Simple Cocktails Podcast Episode 16

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How to make cocktails for people who don’t know what they want. “Are you a vegan? Are you an Episcopalian?” Greg name drops canon…again. The cotton-candy-to-wood-scale is established (remember this day)! A horchata liqueur shootout featuring RumChata and Chila ‘Orchata. Limp candy canes. Greg attempts an emergency bottle sabering for the first time because he forgot the corkscrew (here’s a photo of the result). We make an Aperol Spritz.

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Chila Orchata

chila orchata

There’s no denying the RumChata has been a big hit in liquor stores over the last 2 years, particularly around the holidays. It’s no surprise then that a major liquor company – in this case, Sazerac – would enter the fray with their own Horchata liqueur.

Chila ‘Orchata is familiar, then: rum, cream, and cinnamon and spice, at a $20 price point, and at 14% alcohol. We decided to taste Chila side-by-side with RumChata, since those are likely to be side-by-side on your liquor store’s shelf.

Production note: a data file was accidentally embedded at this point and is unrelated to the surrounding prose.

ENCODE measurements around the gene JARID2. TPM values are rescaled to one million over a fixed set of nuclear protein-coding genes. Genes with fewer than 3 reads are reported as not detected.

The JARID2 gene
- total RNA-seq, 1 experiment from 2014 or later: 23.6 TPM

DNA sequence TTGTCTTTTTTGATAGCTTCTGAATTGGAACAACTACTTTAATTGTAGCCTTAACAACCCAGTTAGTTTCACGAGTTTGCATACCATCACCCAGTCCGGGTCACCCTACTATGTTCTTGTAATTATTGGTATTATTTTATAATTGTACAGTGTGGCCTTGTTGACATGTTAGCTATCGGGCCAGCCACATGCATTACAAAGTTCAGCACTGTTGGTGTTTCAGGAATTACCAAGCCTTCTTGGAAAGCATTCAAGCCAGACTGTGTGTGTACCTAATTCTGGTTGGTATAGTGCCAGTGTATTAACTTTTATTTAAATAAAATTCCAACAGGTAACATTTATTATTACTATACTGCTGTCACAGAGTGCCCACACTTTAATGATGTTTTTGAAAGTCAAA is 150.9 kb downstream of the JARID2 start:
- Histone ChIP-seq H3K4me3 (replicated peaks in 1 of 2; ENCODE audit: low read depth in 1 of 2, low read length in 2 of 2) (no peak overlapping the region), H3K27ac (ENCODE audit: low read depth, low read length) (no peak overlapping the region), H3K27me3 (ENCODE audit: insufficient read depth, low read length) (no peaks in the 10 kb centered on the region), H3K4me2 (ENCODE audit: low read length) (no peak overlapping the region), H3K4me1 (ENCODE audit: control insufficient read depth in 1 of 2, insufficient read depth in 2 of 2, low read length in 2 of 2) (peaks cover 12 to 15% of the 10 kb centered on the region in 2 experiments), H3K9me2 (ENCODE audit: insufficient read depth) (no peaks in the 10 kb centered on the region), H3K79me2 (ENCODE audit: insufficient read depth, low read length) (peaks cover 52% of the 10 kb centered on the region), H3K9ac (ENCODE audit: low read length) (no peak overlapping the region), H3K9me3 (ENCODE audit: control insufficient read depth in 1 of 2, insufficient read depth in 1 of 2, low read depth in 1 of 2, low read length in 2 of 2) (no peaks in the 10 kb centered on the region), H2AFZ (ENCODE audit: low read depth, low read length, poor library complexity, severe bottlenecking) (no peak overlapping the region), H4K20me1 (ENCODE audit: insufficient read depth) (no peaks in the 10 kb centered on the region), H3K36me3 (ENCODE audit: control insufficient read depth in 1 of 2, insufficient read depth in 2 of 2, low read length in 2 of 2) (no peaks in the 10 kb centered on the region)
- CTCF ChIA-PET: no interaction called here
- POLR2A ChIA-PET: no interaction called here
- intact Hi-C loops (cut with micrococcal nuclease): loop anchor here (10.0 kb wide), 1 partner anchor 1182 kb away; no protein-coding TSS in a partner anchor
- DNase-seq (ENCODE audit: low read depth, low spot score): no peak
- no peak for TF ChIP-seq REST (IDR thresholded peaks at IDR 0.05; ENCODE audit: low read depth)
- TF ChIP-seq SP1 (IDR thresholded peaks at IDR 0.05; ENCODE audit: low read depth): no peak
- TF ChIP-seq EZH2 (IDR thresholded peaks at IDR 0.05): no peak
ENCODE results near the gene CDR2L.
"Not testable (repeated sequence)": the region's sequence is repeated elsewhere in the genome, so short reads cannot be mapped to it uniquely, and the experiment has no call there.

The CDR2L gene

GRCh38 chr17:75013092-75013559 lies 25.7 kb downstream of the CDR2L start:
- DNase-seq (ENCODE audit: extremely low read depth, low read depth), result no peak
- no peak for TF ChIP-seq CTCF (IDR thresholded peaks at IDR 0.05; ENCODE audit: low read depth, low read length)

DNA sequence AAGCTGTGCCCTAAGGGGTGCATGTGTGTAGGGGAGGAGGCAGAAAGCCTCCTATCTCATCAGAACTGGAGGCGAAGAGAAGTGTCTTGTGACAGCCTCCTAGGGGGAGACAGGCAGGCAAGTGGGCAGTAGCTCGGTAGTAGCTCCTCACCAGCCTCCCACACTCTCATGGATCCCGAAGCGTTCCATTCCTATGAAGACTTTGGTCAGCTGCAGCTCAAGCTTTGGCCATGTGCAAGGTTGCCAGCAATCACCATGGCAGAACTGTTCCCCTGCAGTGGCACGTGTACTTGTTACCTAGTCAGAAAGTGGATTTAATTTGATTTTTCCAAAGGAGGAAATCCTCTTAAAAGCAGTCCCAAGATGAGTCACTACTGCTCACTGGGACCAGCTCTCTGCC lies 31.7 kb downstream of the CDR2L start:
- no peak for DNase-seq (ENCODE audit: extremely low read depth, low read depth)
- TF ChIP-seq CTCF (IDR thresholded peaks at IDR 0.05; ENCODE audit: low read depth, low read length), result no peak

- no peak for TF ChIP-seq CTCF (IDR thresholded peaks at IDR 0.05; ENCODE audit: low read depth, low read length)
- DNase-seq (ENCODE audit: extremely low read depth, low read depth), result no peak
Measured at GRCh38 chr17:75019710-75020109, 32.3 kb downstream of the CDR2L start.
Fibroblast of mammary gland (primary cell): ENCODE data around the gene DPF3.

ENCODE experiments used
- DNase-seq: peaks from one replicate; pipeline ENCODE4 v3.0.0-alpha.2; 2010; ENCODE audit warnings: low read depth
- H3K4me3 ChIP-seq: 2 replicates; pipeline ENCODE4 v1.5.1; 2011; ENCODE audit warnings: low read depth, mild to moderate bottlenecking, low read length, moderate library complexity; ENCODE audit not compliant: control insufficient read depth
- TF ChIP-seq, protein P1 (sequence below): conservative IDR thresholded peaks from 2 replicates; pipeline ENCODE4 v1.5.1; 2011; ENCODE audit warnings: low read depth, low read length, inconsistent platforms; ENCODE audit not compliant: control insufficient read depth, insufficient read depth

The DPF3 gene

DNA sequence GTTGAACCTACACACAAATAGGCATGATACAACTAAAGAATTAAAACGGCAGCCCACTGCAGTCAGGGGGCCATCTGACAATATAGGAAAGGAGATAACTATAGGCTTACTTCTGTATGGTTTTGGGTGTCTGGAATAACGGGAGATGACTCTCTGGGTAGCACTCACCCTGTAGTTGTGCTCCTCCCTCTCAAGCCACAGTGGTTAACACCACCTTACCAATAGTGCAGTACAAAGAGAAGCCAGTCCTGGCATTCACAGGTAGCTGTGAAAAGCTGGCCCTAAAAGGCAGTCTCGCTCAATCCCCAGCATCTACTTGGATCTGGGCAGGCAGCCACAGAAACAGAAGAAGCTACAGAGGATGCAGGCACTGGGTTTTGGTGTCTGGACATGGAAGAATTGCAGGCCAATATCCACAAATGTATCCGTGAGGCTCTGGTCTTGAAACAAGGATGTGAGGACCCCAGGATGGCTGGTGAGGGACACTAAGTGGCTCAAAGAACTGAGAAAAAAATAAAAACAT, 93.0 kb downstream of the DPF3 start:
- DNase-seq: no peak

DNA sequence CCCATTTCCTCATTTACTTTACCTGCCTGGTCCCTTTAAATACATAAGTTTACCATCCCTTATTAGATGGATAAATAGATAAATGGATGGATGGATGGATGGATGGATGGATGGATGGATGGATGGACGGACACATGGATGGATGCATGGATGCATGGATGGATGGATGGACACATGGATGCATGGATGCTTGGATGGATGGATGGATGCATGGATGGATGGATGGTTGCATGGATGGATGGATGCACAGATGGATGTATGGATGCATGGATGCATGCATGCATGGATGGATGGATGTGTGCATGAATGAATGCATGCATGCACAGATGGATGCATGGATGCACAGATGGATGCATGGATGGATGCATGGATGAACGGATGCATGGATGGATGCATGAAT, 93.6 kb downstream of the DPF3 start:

We really like both these Horchata liqueurs. The rum in the Chila ‘Orchata stands out just a tad more, and makes it taste marginally spicier as a result. Going back to RumChata, it was a touch milkier, but to be really frank, they’re nearly identical, and they both taste very good, even drunk by themselves on ice. Take from this what you will, but of the group of us that tasted it, the guys leaned toward Chila ‘Orchata, and the gals favored RumChata a little more.

I made a tasty winter cocktail with Chila ‘Orchata. Try this one out:

It’s Chila Outside (by Greg Mays)

  • in a shaker combine:
  • 1 1/4 oz Chila ‘Orchata
  • 1 1/4 oz vanilla vodka (I used Smirnoff)
  • 2 dashes of Aztec Chocolate Bitters
  • shake with ice and strain into a chilled cocktail glass

Simple Cocktails Podcast Episode 15

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Greg’s favorite blog post ever. “I will teach you how to make cocktails if you promise to make them.” Drinking to get drunk is like….McDonalds. We taste black and white Sambuca and somehow undo all our preaching early in the episode. “My lips are going numb.” Greg mocks Lisa unfairly. How much does 1/4 of an ounce look like? We make a Captain’s Blood and don’t like it.

Greg mentions his Devil’s Snare cocktail in this episode.

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Amaretto Sour

amaretto sour

One of the first bottles I ever bought when I started Simple Cocktails was amaretto, an almond liqueur. I made a few drinks with it, then it collected dust in the back of my liquor cabinet for months. When the bottle ran out, I never thought of it again.